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Installed new grapghics card, blank monitors at boot up

Discussion in 'General Linux' started by Condobloke, Jul 2, 2017.

  1. atanere

    atanere Moderator
    Gold Supporter

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    I hope that the new driver works better, if you decide to continue. I guess I'm concerned that it may not help the boot time slowdown, but you won't know unless you try it. It sounded like the slowdown was a deal breaker for you.



    Cheers!
     
    wizardfromoz likes this.
  2. wizardfromoz

    wizardfromoz Well-Known Member

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    Brian, hi, this is a BTW in two parts.



    Hope I do not transgress being off-Topic, but hope that both you and The Viewers might find something handy in this.



    At #6 on page 1 you said, in part


    … and of course you can choose to do that.



    1. You said you have upgraded to 18.2 Mint, can you just publish for us if that is your preferred Cinnamon, or your alternative of MATE?

    2. I myself find this better for me, and you can see in the Spoiler my grub file from the Beta of LM 18.2 MATE I am using (identical with that in its sibling Cinnamon)
    # If you change this file, run 'sudo update-grub' afterwards to update
    # /boot/grub/grub.cfg. This, use of "sudo", performed after install
    # For full documentation of the options in this file, see:
    # info -f grub -n 'Simple configuration'

    GRUB_DEFAULT=saved #hey knucklehead does this affect bootup??????? was 0 Zero to begin
    #GRUB_HIDDEN_TIMEOUT=0
    GRUB_HIDDEN_TIMEOUT_QUIET=true
    GRUB_TIMEOUT=10
    GRUB_DISTRIBUTOR=`lsb_release -i -s 2> /dev/null || echo Debian`
    GRUB_CMDLINE_LINUX_DEFAULT="noquiet nosplash"
    GRUB_CMDLINE_LINUX=""

    # Uncomment to enable BadRAM filtering, modify to suit your needs
    # This works with Linux (no patch required) and with any kernel that obtains
    # the memory map information from GRUB (GNU Mach, kernel of FreeBSD ...)
    #GRUB_BADRAM="0x01234567,0xfefefefe,0x89abcdef,0xefefefef"

    # Uncomment to disable graphical terminal (grub-pc only)
    #GRUB_TERMINAL=console

    # The resolution used on graphical terminal
    # note that you can use only modes which your graphic card supports via VBE
    # you can see them in real GRUB with the command `vbeinfo'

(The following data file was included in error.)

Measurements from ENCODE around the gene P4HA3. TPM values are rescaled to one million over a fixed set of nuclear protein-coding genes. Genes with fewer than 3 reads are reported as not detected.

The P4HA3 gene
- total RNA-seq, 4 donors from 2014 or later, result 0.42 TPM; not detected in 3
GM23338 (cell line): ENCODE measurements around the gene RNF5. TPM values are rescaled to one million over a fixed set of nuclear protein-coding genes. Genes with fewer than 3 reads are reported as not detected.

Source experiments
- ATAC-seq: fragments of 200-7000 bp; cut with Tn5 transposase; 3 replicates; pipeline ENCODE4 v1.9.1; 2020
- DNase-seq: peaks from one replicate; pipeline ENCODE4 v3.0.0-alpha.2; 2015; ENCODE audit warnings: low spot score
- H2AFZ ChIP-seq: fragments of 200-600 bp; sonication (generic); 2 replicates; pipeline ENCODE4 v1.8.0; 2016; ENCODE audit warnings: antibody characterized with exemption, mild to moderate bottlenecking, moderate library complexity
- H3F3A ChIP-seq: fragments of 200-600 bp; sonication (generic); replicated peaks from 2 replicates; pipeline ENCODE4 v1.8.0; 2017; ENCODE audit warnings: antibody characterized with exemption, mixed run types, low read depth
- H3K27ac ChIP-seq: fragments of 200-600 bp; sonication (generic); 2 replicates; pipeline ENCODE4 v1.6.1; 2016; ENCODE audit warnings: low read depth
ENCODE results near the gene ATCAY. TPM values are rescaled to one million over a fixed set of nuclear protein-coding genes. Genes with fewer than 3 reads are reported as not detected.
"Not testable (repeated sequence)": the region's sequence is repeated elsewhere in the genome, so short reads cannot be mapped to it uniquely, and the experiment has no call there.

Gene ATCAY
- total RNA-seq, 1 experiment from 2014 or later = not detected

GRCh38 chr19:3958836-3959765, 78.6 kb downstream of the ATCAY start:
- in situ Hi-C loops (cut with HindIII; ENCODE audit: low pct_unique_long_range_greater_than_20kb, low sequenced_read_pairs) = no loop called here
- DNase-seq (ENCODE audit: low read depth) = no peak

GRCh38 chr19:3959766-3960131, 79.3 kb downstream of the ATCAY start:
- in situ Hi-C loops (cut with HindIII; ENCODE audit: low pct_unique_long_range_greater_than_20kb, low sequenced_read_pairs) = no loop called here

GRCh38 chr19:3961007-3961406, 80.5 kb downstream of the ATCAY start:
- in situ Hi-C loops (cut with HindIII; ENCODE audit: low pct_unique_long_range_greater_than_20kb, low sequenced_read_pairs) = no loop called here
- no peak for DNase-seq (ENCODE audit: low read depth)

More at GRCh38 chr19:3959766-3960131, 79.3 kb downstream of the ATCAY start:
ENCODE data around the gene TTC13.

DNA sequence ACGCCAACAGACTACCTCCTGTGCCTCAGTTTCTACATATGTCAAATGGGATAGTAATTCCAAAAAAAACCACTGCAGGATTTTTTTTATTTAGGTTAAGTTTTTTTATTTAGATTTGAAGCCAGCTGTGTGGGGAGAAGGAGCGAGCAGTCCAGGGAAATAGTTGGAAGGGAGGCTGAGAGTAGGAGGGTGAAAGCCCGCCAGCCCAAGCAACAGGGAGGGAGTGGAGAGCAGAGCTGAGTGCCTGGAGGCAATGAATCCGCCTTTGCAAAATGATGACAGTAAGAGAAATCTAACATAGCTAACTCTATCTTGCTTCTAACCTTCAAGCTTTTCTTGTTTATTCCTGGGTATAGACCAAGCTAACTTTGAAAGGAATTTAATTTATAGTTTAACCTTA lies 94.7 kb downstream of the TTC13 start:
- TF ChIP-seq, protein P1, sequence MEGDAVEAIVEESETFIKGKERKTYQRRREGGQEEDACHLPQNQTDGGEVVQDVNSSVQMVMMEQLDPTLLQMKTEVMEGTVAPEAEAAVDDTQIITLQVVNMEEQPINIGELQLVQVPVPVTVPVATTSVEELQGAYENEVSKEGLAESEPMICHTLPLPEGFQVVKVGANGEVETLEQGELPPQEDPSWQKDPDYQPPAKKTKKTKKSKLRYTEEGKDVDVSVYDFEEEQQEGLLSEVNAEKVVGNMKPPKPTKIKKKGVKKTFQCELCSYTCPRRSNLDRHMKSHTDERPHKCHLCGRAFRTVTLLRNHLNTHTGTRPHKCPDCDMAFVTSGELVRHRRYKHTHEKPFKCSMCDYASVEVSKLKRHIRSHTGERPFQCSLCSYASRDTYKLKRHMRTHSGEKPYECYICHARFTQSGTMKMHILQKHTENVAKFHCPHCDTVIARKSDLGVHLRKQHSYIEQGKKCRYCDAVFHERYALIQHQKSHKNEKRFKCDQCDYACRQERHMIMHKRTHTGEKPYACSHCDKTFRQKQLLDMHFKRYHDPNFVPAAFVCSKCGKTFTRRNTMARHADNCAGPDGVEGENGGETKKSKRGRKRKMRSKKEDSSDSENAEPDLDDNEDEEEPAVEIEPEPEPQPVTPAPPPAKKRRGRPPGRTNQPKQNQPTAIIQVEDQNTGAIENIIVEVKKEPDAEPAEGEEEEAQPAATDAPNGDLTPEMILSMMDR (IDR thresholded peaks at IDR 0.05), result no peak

# CRAP obsolete use videoinfo
    #GRUB_GFXMODE=640x480

    # Uncomment if you don't want GRUB to pass "root=UUID=xxx" parameter to Linux
    #GRUB_DISABLE_LINUX_UUID=true

    # Uncomment to disable generation of recovery mode menu entries
    #GRUB_DISABLE_RECOVERY="true"

    # Uncomment to get a beep at grub start
    #GRUB_INIT_TUNE="480 440 1"

    # and the line here shows makes no difference if you have a space
    #the line below was modified in July at install, eg 01/07/2017
    GRUB_SAVEDEFAULT=true


    The above I find particularly useful both with Grub, and with fstab (when changing an item that is causing a conflict at startup/shutdown and maybe causing a 1 min 30 sec job to run), and there are other examples. Saves having to make a "backup1" "_save" whatever file, but, Brian, it is good that you have taken that precaution :)

    Being a multibooter for 3 years nearly, I have developed a protocol which is somewhat arbitrary, of say “12 things to do after install” for every Linux.



    After I have followed that protocol or regimen, I might then perform a Timeshift or Aptik exercise, so that I have a solution in place should I need to perform a clean (re)install.



    One of the first things on my to-do list is to modify the Distro’s grub file.



    I tweak the lines that relate to which Distro boots first (eg the last one used), but most particularly I add my own stamp on things, vis-a-vis comments that can be used instead of backing up the file with a different name.



    The comments may be dated (in the example given, with the Australian and British date format, as opposed to that of our American friends … 9/11 for you and me is 11/9), and in particular I say why, or cite a source eg “Wizard’s suggestion”.



    These modifications can use all punctuation as you and I know it, being prefaced by a #



    Linux ignores them, but users and readers and developers can make use of them, and understand the rationale.



    This process of “hashing” or “unhashing” for comments and “uncommenting” you will meet frequently in Linux, and it dates back to Unix & MS-DOS days, and was often, then, called “remarking”. I used it often, as did many, in text-based "batch files" under MS-DOS, including whom the author was.



    For purposes of this exercise, I have highlighted in red the changes I made. In both LM MATE & Cinnamon, now, xed is the default Text Editor (replacing pluma), and does not provide for same, but some of the other Text Editors available DO so … worth a look if you are interested.

    Wizard
    (Hope some of these tidbits I provide are not found boring. I just get excited to be on the rollercoaster/learning curve I find every day with Linux.)
     
    atanere likes this.
  3. Condobloke

    Condobloke Member

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    my preferred (and only) install is 18.2 Cinnamon (sonya)

    more later

    still as busy as the dog with a cuppla tails
     
  4. wizardfromoz

    wizardfromoz Well-Known Member

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    Thanks mate, hope you will soon be enjoying a clean and empty shed, lol

    Later

    Wiz
     

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